As a pet lover with two cats and two dogs, I understand how pets become part of the family. The law allowing pet trusts makes it easy to plan for the care of your pets if you become disabled or die. The pet trust became a law in Massachusetts on April 7, 2011. It allows the pet owner to legally make enforceable trusts which provide for the care of your pets.
The reasons to consider a pet trust are:
• If you have identified a caretaker for your pet and that person needs access to funds to care for the pet, but you do not want that person receiving all the remaining funds after the pets dies;
• If your life expectancy is shorter than your pet’s;
• If there is a concern about who would care for your pet if something were to happen to you;
• If your pet requires specialized care;
• And if you have multiple pets and want to keep the pets together.
To put a pet trust together you need:
• A caretaker and a trustee to handle the finances (a successor trustee or method to choose a successor trustee is also advised);
• Someone (a monitor) to oversee the caretaker or trustee and ensure that they are following their duties appropriately (A trusted veterinarian may be a good choice);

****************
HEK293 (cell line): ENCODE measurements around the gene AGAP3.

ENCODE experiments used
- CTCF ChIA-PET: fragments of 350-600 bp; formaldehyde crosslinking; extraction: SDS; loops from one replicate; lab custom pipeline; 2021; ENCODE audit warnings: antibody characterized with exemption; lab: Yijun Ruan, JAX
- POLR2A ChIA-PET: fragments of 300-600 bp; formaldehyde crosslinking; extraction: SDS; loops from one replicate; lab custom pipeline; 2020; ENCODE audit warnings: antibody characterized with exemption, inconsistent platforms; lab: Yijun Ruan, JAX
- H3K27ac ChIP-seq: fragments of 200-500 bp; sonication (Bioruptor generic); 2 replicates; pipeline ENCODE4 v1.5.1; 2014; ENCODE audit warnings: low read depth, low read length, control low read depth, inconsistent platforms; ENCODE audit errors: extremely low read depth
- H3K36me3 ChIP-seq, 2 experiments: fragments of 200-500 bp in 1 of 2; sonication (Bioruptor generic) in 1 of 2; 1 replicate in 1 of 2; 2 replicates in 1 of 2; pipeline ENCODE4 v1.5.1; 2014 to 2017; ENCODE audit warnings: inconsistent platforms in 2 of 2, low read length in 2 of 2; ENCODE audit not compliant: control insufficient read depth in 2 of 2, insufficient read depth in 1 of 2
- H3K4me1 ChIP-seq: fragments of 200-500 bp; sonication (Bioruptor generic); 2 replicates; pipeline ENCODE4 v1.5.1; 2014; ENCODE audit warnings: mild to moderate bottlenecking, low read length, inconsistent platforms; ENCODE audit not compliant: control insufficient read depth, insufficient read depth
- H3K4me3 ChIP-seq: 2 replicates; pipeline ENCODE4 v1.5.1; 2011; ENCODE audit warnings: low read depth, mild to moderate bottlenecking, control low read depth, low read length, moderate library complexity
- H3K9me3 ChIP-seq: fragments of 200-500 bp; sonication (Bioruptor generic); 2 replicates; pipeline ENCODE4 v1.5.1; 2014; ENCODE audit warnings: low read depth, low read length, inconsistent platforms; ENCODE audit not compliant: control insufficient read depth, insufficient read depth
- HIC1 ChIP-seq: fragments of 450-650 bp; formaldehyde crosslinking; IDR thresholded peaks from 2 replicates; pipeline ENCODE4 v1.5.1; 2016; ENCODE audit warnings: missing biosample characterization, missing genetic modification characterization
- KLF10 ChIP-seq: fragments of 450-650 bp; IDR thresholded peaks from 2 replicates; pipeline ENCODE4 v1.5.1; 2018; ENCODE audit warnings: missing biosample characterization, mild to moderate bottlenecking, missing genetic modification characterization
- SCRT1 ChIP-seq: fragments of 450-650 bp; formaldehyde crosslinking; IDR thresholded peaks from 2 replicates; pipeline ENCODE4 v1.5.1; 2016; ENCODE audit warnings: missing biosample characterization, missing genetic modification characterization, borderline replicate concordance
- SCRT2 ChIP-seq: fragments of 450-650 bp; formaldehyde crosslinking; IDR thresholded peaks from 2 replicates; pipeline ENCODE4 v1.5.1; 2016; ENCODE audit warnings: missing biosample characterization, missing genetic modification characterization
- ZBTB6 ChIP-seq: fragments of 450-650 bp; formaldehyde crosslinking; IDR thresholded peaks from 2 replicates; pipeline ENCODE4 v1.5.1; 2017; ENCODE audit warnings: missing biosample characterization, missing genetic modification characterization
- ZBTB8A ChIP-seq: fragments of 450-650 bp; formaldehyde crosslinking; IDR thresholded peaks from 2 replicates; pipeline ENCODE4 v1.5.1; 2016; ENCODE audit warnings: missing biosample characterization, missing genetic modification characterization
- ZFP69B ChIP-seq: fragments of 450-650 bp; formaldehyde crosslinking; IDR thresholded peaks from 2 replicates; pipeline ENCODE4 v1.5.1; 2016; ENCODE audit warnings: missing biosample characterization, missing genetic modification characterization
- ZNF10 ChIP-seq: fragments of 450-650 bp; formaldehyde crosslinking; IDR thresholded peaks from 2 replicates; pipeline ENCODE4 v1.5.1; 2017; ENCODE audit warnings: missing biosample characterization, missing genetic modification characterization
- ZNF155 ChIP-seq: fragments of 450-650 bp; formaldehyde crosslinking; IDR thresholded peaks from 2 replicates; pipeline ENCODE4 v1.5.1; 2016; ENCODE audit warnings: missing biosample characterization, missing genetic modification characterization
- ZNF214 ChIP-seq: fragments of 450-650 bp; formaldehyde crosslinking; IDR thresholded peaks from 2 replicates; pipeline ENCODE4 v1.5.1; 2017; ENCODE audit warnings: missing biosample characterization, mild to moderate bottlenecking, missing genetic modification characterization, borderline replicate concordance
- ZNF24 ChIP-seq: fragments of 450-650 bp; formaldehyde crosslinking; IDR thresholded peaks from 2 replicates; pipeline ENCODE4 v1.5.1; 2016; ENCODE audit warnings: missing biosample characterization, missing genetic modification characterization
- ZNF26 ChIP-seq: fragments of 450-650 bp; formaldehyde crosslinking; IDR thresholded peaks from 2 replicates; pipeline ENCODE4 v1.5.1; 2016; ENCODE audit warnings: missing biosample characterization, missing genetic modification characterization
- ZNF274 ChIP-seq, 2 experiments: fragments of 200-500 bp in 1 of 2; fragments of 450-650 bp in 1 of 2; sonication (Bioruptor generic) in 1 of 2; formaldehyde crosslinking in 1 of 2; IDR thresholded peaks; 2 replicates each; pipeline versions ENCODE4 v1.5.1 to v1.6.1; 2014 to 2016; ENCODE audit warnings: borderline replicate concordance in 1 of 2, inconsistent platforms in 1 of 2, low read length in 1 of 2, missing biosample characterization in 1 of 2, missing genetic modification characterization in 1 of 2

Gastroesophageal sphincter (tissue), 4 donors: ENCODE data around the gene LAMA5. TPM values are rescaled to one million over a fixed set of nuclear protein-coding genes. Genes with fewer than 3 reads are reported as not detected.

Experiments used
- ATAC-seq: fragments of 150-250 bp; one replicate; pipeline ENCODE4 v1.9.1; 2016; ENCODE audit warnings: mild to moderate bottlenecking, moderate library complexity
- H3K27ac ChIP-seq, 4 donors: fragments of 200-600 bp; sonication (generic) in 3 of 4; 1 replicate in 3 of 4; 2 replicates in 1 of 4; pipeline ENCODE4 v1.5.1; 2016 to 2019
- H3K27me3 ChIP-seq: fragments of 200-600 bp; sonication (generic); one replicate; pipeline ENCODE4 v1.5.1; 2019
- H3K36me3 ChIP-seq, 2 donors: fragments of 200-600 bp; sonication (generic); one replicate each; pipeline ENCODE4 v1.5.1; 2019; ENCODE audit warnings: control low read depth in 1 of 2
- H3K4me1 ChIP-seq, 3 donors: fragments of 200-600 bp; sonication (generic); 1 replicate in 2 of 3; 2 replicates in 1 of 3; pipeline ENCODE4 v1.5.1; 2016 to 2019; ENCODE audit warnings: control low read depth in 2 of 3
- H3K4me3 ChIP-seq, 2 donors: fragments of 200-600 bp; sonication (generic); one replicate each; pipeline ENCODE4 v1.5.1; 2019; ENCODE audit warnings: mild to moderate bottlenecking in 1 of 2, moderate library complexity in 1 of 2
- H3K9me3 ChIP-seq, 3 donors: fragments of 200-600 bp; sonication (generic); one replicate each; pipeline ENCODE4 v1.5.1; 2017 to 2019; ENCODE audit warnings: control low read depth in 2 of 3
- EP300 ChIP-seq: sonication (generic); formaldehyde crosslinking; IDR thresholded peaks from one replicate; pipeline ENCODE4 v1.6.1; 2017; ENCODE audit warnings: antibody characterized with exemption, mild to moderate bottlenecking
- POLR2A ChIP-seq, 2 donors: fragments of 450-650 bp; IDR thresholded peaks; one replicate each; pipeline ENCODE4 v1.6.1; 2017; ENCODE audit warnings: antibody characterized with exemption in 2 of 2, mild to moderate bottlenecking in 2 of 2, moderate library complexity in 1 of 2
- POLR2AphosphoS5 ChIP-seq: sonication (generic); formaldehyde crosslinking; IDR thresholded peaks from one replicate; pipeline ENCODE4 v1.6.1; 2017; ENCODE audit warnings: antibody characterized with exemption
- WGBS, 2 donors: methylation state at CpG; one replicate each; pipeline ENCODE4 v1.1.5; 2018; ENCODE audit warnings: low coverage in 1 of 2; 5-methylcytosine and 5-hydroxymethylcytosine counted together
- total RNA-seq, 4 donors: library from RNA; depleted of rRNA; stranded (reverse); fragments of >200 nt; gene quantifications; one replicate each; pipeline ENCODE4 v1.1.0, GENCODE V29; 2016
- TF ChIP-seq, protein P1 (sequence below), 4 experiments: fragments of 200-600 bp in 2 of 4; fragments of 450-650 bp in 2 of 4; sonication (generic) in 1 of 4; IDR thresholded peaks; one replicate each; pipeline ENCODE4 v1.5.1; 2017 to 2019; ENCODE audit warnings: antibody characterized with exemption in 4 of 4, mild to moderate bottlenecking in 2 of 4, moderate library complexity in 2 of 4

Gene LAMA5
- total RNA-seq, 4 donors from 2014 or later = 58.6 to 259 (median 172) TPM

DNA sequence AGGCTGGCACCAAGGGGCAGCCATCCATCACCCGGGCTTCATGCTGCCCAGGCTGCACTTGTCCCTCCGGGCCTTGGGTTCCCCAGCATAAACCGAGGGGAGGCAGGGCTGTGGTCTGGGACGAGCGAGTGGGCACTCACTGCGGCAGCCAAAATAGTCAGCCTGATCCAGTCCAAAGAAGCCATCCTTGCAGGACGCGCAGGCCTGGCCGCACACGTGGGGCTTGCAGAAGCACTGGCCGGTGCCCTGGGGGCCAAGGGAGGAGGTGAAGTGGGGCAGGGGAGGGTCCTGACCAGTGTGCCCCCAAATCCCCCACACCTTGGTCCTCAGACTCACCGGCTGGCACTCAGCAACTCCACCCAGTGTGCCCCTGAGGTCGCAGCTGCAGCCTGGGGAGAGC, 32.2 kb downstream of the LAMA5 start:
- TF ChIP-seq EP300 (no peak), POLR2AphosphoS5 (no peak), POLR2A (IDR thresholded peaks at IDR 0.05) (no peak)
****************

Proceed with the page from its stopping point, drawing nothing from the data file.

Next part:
• There also needs to be an accounting which discloses all financial transactions;
• In addition, there should be a life care plan that includes your pet’s standard of living and vet visitation and treatment schedule;
• The plan should also spell out how funds will be put in the trust and what happens to remaining funds in the trusts after the pet’s death.
Even though establishing a pet trust may appear difficult, it is a fairly easy trust for an attorney to set up. I typically charge under $1000 to set a trust up. The pet trust can be modest in scope (No Leona Hemsley needed) and allow a way for you to have peace of mind knowing that your pet will be well taken care of if something happens to you. A pet trust is not for everyone, but should be examined as one part of your estate planning.